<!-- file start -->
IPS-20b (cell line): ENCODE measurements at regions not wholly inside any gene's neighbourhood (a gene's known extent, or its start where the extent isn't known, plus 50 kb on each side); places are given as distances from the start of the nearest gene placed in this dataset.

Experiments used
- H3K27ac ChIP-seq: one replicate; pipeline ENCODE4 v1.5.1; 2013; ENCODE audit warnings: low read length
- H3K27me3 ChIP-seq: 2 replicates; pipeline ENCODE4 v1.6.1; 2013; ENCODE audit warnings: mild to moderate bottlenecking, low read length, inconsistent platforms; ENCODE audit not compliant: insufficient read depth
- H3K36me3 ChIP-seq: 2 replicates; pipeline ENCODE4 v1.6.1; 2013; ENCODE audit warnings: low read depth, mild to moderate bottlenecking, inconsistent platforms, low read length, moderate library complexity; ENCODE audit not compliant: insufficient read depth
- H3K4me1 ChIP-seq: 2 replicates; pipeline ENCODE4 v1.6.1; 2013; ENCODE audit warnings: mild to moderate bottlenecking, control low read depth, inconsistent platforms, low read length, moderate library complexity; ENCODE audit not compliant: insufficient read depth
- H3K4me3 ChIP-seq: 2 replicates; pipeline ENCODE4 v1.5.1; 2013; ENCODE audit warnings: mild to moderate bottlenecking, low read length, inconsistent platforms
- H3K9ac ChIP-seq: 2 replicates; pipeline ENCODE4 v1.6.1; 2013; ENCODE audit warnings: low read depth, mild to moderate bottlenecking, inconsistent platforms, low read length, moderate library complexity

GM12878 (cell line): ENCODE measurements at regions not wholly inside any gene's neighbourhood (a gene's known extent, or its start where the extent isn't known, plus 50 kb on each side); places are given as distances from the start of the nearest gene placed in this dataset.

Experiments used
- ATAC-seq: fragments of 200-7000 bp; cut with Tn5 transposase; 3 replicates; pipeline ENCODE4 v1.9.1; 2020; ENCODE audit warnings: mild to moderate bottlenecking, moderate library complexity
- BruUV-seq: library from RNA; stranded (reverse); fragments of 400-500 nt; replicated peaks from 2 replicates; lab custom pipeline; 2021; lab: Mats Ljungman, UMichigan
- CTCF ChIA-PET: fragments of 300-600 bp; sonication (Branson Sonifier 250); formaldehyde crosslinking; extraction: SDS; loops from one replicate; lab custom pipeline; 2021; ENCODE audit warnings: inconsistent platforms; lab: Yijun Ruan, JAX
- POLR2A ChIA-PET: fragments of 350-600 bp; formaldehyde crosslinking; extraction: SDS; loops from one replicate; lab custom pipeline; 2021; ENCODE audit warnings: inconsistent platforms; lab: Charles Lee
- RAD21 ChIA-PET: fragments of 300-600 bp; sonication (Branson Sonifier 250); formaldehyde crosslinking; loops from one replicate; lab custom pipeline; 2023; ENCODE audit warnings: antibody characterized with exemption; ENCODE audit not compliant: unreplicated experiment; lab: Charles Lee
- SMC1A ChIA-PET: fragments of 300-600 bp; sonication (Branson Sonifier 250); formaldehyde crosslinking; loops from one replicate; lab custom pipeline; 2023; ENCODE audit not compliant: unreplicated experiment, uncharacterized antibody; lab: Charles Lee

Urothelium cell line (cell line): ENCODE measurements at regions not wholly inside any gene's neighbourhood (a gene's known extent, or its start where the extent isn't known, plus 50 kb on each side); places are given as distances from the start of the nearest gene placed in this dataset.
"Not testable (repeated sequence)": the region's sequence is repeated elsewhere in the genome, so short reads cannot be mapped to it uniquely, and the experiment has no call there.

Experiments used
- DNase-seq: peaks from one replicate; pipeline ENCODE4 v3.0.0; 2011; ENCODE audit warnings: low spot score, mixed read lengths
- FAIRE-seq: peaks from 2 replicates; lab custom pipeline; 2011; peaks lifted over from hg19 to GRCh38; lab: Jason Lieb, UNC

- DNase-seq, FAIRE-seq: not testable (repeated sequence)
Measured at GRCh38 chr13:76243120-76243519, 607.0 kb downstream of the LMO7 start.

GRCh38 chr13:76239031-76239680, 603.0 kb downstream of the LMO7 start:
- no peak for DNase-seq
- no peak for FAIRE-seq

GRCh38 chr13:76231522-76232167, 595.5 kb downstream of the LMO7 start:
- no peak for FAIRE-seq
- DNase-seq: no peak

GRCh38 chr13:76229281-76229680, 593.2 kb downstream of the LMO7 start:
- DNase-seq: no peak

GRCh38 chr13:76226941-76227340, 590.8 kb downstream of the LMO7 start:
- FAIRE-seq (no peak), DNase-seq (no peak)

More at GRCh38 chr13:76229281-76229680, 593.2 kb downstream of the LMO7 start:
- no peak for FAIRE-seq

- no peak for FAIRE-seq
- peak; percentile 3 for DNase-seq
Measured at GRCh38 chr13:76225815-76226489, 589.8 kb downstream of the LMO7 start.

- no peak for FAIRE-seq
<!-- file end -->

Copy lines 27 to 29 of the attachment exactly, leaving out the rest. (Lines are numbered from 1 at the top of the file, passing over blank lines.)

GRCh38 chr13:76231522-76232167, 595.5 kb downstream of the LMO7 start:
- no peak for FAIRE-seq
- DNase-seq: no peak